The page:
Bradley Olsen

Great. And one last question. When you -- for the 2013 guidance you provided at KMP, for $5.28 distribution, is that excluding the impacts of any unannounced drop downs?

Richard D. Kinder

Yes, it includes the drop downs that we talked about. The other half of the EPNG and the other half of midstream. If we were to make drop downs on top of that, our acquisitions in addition to that, that would be additive or accretive to the $5.28.

Operator

Our next question comes from Paul Jacob of Raymond James.

Paul Jacob

Supposing that we do end up seeing a light sweet glut of crude on the Gulf Coast this year or next, as a lot of people think, how do you think you might lever your rail footprint in the Permian to take advantage of those crude differentials? And I'm just saying upfront is that I do recognize the joint venture that you guys have there in the manifest capacity. I'm just trying to get a sense for the timing and perhaps scale of what you might be able to do if oil [ph] differentials de-migrate south.

Richard D. Kinder

Well, we certainly will take advantage of it as much as we can. We're somewhat constrained with our present assets. But as we enter this new joint venture with Watco, we'll have more capacity. And the bigger the differential, the more value we offer to our customers. And again, I think this emphasizes the fact that I believe even after you get more connections done between Cushing and the Gulf Coast, I still believe there will be a very great interest in moving crude to California. So I think that's the biggest single opportunity. Crude by rail is important in that you've heard us talk before, that I believe that is going to be part of producers' long-term portfolio because they're going to want some optionality. Now as I think it will be a relatively small part because moving crude by rail is more expensive than moving it by pipeline, certainly, and as pipeline capacity gets built, that will take up the lion's share. But I think you'll see a lot of savvy producers who'll want to save back, who knows, 10%, 15%, 20% of their production in a given field to use rail transportation. So if there's a big difference between Houston and St. James, I can get it to St. James. But I think the biggest opportunity of all, beyond the crude by rail, is the building of the new pipeline capacity. And that's why, again, as I said, we have a lot of work yet to do. That's why something like the Freedom Pipeline, just to me, has all kinds of sex appeal. It's just a marriage made in heaven, I think.

Paul Jacob

Okay. And then are there any specific regulatory barriers that you could perhaps outline regarding either moving crude into California via, perhaps, the Freedom Pipeline, if that does end up going forward, or perhaps any terminal opportunities that you might see if you decide to extend your footprint there?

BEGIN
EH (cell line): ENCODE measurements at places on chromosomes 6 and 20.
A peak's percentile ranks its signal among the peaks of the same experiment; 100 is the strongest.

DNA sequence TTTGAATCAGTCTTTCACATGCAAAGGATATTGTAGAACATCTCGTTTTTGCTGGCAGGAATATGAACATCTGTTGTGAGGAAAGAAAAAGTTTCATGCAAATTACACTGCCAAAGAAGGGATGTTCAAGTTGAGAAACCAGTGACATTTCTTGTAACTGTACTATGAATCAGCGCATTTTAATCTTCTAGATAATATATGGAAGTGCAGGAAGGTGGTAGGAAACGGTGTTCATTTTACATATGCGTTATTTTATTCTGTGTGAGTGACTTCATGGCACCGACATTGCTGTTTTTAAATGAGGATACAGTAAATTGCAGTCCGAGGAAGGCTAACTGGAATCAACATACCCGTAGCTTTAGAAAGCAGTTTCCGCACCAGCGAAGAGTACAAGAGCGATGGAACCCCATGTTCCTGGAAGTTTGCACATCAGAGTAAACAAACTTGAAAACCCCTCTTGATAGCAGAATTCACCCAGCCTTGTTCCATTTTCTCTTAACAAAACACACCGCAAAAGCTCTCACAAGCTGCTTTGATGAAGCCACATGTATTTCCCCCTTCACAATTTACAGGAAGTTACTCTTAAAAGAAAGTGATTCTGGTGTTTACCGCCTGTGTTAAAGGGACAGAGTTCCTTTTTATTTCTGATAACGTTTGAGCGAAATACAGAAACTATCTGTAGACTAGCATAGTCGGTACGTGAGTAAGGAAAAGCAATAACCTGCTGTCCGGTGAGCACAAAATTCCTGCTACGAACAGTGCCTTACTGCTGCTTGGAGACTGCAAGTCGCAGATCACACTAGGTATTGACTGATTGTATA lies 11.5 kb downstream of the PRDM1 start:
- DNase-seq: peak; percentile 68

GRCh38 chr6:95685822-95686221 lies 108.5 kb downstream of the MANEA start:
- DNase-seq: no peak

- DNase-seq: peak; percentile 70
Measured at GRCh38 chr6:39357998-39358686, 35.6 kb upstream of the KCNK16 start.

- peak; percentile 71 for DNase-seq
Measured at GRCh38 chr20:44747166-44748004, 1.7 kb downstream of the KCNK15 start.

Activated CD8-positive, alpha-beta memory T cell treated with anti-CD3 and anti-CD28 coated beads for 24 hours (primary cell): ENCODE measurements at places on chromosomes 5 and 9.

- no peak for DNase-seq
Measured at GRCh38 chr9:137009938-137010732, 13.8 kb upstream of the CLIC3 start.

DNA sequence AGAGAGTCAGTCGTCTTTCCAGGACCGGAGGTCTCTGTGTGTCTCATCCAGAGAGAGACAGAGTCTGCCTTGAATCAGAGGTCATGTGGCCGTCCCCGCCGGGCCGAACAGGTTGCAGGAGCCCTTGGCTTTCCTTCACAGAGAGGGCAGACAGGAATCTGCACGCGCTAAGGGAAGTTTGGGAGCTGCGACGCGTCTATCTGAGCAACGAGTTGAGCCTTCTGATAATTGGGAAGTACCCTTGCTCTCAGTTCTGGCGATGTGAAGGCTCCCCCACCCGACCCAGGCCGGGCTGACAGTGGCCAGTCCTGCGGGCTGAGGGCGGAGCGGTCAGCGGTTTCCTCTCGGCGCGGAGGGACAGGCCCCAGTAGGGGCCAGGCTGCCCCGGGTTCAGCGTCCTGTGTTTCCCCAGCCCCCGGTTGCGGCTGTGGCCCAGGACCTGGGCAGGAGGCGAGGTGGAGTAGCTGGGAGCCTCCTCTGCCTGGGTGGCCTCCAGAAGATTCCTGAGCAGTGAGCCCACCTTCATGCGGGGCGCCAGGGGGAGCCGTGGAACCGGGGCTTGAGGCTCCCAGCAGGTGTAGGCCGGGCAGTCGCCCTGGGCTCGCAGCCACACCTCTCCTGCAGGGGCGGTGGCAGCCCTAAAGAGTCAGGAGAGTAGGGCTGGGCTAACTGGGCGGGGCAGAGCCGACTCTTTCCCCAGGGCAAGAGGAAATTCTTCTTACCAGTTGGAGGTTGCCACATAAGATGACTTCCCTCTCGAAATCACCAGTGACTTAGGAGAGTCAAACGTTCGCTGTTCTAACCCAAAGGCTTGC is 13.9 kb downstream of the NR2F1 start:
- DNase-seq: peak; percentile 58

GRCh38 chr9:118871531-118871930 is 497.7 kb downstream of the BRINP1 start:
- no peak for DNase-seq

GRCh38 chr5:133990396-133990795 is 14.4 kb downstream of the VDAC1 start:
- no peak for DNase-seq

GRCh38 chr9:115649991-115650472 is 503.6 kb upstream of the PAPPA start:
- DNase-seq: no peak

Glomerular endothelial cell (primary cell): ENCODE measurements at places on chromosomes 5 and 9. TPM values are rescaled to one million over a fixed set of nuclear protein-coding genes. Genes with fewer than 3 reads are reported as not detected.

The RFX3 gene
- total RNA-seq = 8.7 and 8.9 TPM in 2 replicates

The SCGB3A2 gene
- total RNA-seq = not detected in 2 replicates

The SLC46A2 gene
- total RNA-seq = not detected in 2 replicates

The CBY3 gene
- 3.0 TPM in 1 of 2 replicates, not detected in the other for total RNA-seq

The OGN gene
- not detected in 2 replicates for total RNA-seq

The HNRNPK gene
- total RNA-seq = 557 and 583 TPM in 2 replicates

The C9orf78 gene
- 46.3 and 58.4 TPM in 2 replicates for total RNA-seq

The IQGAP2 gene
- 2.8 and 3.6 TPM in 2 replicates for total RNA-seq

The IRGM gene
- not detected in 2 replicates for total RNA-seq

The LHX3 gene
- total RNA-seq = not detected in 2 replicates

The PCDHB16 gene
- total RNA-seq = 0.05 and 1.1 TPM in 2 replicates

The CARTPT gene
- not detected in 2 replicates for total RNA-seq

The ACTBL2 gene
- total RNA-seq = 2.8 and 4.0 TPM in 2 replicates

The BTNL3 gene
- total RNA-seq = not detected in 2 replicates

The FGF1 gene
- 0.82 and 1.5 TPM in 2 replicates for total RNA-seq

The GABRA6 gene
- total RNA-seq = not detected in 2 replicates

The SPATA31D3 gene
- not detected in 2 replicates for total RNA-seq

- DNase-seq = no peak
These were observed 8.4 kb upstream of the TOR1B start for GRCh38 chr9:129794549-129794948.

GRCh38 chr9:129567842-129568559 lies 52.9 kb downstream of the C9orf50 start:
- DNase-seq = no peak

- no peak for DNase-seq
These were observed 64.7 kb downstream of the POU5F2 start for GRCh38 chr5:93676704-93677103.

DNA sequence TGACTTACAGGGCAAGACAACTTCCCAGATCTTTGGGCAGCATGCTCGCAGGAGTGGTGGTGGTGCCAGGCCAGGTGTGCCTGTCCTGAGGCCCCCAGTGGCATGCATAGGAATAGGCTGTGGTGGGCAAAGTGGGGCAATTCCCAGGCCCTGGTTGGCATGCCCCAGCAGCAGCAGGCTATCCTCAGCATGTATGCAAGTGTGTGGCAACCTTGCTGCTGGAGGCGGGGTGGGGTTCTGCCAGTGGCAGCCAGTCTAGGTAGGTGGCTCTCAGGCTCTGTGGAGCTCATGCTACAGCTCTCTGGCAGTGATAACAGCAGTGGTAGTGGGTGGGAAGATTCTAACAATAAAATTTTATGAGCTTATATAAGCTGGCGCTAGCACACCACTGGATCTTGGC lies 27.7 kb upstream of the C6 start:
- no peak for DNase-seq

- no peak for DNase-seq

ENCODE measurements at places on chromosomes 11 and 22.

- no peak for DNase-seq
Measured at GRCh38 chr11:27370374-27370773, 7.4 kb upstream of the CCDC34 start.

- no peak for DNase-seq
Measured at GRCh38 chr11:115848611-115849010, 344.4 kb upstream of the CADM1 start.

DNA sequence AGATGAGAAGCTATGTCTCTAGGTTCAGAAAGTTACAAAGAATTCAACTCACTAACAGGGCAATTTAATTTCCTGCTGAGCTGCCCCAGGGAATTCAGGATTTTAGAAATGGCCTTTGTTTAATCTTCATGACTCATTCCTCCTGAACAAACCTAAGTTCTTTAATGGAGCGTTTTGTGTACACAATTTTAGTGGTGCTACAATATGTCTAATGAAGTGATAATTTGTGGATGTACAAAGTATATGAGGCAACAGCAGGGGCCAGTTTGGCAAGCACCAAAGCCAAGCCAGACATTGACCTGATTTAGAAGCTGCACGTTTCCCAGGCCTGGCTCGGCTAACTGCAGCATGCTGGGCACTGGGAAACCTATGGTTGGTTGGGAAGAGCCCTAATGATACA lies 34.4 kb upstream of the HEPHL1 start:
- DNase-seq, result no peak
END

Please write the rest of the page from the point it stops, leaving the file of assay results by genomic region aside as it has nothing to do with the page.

Richard D. Kinder

Well, answering the latter question first, clearly, there will be terminal opportunities, I think, as part of this. And we are already looking at that. There will be staging terminals at various points. And that's part of the cost of the project. I think overall, we think all the barriers are certainly achievable. We've got a team that cuts across various lines. We've got a natural gas group, Western operations out of Colorado Springs. In fact, Mark Kissel, who really masterminded the Pony Express, is now doing the -- this conversion, or potential conversion. But we also have significant input from people in our product segment to -- who are more used to dealing with this kind of product. So -- I think we're in good shape, and we don't see any barriers that would prevent us from taking crude into California, assuming that we can get the approval to convert the usage of the pipeline.

Paul Jacob

Okay. And last one for me, just kind of a housekeeping item is, what are you guys budgeting for your NGL price stack for 2013?

Richard D. Kinder

We budgeted -- Tim?

Richard Tim Bradley

Last year, we averaged about 54% of West Texas Intermediate crude prices and this year, we're budgeting about that same order of magnitude. I believe it's 52%, and our budget number for West Texas Intermediate is just under $92. So doing the arithmetic on that, that would be mid-40s.

Richard D. Kinder

And just keep in mind that, that percentage of WTI is specific to our mix of NGLs. We'll touch on the sensitivity to that in the Analyst Meeting here in a couple of weeks.

Operator

Our next question comes from Ted Durbin of Goldman Sachs.

Theodore Durbin - Goldman Sachs Group Inc., Research Division

I wanted to ask a question about the Express-Platte sale. I guess I'm wondering why not buy out the other 2 owners on effectively the same terms? I guess what I'm asking is, are you expressing the view on the asset itself? Are you -- how are you seeing the oil pipeline opportunities more broadly? Maybe you can just talk about the thinking behind that sale?

Richard D. Kinder